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Use a music clip. There are two kinds. When I first started playing piano, I was using one of these: You put the clip around the top of the book, which holds it flat. Problem is, it doesn't work well for large books which are too thick to fit the clip, and when you're playing something at the beginning or end of the book the two sides become unbalanced. ...


My favorite method is to use clothespins to clip the edges of the book to a music stand. If the dimensions of either the book or the stand don't allow that, I use the clothespins to clip a ruler or a similarly sized piece of wood to the front of the book to keep it open. If the book is stapled together and not too thick, bending it backwards a few times ...


I've had books re-bound with a spiral binding through a local print shop. The binding is less durable in that it's easier for pages to rip out with this binding, but it allows the pages to stay flat. If you have a lot of books, this may be prohibitively expensive.


Marking the score 3/4 for 3 measures and then 4/4 for one, seems to fit nicely. Another thing you could try, is to mark the 4th measure as 12/8 (which works with 4 groups of 3 eighths each). Personally, I think I would choose the first option, 4/4.


A bit more information is needed. In the 4/4 bar, are the quarter notes the same length as in the 3/4 bars? In other words, is the quarter note constant (thus yielding 13 total pulses) or is each bar to be the same length (the quarters in the last bar are only 3/4 the duration as in the other bars.) Both of these are legitimate possibilities. If the quarter ...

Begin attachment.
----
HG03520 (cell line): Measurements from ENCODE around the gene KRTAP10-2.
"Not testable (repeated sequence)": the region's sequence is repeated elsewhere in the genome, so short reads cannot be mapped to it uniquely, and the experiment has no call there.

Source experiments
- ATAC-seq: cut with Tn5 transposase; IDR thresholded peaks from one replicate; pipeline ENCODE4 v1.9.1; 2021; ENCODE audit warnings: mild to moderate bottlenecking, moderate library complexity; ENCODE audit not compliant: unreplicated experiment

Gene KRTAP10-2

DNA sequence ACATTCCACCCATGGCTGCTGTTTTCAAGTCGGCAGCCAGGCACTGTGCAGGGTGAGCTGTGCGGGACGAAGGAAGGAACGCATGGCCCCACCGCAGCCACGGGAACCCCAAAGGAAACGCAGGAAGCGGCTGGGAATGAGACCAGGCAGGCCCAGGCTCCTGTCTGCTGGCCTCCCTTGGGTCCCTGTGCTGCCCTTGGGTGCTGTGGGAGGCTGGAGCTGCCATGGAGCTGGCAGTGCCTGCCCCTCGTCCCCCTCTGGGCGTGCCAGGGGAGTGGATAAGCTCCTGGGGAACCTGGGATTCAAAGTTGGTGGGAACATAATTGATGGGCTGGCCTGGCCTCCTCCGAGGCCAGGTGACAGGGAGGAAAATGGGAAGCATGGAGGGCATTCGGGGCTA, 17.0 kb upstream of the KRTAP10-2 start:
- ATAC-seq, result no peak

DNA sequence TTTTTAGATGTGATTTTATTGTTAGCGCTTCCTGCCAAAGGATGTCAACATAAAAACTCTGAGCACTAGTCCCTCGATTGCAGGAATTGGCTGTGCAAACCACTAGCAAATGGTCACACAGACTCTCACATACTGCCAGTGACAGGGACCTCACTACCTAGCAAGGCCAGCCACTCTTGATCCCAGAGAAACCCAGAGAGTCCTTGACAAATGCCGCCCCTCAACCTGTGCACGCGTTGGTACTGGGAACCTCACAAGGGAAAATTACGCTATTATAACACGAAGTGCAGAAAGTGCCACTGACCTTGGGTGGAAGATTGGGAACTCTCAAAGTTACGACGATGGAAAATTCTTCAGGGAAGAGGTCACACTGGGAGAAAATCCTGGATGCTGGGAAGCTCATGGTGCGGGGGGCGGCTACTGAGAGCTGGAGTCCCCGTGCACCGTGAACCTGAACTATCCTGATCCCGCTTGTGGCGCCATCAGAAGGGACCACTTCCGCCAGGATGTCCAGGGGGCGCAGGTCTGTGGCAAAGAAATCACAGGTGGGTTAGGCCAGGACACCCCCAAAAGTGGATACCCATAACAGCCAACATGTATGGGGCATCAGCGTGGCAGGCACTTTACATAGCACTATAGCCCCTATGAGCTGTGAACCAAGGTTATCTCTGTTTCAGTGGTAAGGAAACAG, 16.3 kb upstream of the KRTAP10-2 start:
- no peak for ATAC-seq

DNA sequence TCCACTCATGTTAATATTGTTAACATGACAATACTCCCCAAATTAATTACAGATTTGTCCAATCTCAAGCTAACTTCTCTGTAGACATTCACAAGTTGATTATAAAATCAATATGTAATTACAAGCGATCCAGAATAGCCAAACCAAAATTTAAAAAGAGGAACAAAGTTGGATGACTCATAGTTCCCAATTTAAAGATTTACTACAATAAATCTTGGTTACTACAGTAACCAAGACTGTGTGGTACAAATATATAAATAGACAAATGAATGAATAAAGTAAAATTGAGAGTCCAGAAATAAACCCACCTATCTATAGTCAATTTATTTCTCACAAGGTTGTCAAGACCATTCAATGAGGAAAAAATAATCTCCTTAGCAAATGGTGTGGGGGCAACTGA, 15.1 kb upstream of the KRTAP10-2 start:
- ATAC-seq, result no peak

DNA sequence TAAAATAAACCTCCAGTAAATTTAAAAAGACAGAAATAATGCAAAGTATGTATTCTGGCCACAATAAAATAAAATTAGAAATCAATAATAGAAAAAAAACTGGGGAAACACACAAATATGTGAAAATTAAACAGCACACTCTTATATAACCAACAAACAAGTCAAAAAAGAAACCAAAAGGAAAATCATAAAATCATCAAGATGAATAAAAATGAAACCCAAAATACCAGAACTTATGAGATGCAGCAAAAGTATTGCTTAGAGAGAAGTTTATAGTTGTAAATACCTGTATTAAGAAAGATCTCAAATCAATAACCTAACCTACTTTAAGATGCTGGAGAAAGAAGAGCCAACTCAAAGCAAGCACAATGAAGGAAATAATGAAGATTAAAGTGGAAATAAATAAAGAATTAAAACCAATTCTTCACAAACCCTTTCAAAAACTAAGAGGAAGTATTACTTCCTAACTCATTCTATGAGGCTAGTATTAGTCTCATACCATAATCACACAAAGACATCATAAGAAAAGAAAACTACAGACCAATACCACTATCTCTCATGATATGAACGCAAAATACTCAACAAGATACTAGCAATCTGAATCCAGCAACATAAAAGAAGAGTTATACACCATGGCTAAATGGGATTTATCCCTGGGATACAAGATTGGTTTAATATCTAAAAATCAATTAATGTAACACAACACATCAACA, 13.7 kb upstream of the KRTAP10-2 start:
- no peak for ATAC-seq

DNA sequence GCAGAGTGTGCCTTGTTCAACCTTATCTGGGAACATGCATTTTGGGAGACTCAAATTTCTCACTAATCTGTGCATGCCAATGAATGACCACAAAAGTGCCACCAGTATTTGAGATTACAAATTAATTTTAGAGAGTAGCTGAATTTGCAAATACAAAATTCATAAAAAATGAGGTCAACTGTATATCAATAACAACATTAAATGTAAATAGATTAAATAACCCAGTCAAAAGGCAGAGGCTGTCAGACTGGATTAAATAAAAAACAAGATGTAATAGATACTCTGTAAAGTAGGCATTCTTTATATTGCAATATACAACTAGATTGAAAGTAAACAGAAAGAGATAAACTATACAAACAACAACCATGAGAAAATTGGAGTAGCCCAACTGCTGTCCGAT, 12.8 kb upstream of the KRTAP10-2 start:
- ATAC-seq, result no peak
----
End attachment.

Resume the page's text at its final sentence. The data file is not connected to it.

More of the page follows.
The "standard" method is: Lay the spine flat on a table and fold each cover down. Fold down 1 or more pages from the front and 1 or more pages from the back. Continue folding from each side until you get to the middle. This way does not break the binding.


Here You can view the full score and individual parts for a Haydn symphony. Look particularly at the Horn parts to see how sections of rest are handled.


I have no idea what "cut." would be an abbreviation for but "S.D." most likely means "snare drum". See this very similar question: What does Opt. S.D. mean?


I can only imagine that the sign is like D$, (del segno) which means go to the place where $ is shown, and play from there. Sometimes it's just DS with the $ at the beginning of where to go next. A pic would help.


Try Schubert's various dances for piano. This is the best source I can think of to answer your question. They are easy enough for sight reading - very numerous so you will have a lot to work through - and they are available for free at IMSLP. (But, the Dover edition isn't too expensive.) Another thing to try is sight read from a hymnal. I know this is not ...


I cut the glue binding off the music book, ripping it on a table saw, and punch holes in the pages to fit them in a three-ring binder.


If you aint got any of that on the hand you could use an other (heavy) book and put it on the edge of the book that is supposed to be open.

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